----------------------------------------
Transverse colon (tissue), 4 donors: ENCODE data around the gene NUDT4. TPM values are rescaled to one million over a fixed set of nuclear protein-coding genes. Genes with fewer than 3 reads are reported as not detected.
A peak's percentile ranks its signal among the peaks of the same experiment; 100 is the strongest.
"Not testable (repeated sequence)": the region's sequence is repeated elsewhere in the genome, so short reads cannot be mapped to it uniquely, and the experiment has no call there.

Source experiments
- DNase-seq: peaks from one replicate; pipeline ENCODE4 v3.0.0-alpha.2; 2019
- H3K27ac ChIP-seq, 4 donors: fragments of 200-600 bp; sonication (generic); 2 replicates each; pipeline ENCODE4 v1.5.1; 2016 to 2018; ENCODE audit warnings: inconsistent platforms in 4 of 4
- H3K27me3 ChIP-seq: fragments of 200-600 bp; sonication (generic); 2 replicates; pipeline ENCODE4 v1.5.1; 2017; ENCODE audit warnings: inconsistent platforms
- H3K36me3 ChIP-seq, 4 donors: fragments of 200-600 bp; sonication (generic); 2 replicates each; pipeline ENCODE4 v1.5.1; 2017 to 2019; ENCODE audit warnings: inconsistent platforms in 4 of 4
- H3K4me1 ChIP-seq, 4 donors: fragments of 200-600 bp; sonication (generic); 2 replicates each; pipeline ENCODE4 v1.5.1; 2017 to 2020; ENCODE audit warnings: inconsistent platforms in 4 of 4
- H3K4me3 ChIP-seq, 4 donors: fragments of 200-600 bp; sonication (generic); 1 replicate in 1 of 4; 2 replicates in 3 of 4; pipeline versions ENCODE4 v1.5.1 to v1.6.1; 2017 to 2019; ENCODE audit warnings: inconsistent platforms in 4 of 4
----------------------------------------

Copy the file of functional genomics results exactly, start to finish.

Transverse colon (tissue), 4 donors: ENCODE data around the gene NUDT4. TPM values are rescaled to one million over a fixed set of nuclear protein-coding genes. Genes with fewer than 3 reads are reported as not detected.
A peak's percentile ranks its signal among the peaks of the same experiment; 100 is the strongest.
"Not testable (repeated sequence)": the region's sequence is repeated elsewhere in the genome, so short reads cannot be mapped to it uniquely, and the experiment has no call there.

Source experiments
- DNase-seq: peaks from one replicate; pipeline ENCODE4 v3.0.0-alpha.2; 2019
- H3K27ac ChIP-seq, 4 donors: fragments of 200-600 bp; sonication (generic); 2 replicates each; pipeline ENCODE4 v1.5.1; 2016 to 2018; ENCODE audit warnings: inconsistent platforms in 4 of 4
- H3K27me3 ChIP-seq: fragments of 200-600 bp; sonication (generic); 2 replicates; pipeline ENCODE4 v1.5.1; 2017; ENCODE audit warnings: inconsistent platforms
- H3K36me3 ChIP-seq, 4 donors: fragments of 200-600 bp; sonication (generic); 2 replicates each; pipeline ENCODE4 v1.5.1; 2017 to 2019; ENCODE audit warnings: inconsistent platforms in 4 of 4
- H3K4me1 ChIP-seq, 4 donors: fragments of 200-600 bp; sonication (generic); 2 replicates each; pipeline ENCODE4 v1.5.1; 2017 to 2020; ENCODE audit warnings: inconsistent platforms in 4 of 4
- H3K4me3 ChIP-seq, 4 donors: fragments of 200-600 bp; sonication (generic); 1 replicate in 1 of 4; 2 replicates in 3 of 4; pipeline versions ENCODE4 v1.5.1 to v1.6.1; 2017 to 2019; ENCODE audit warnings: inconsistent platforms in 4 of 4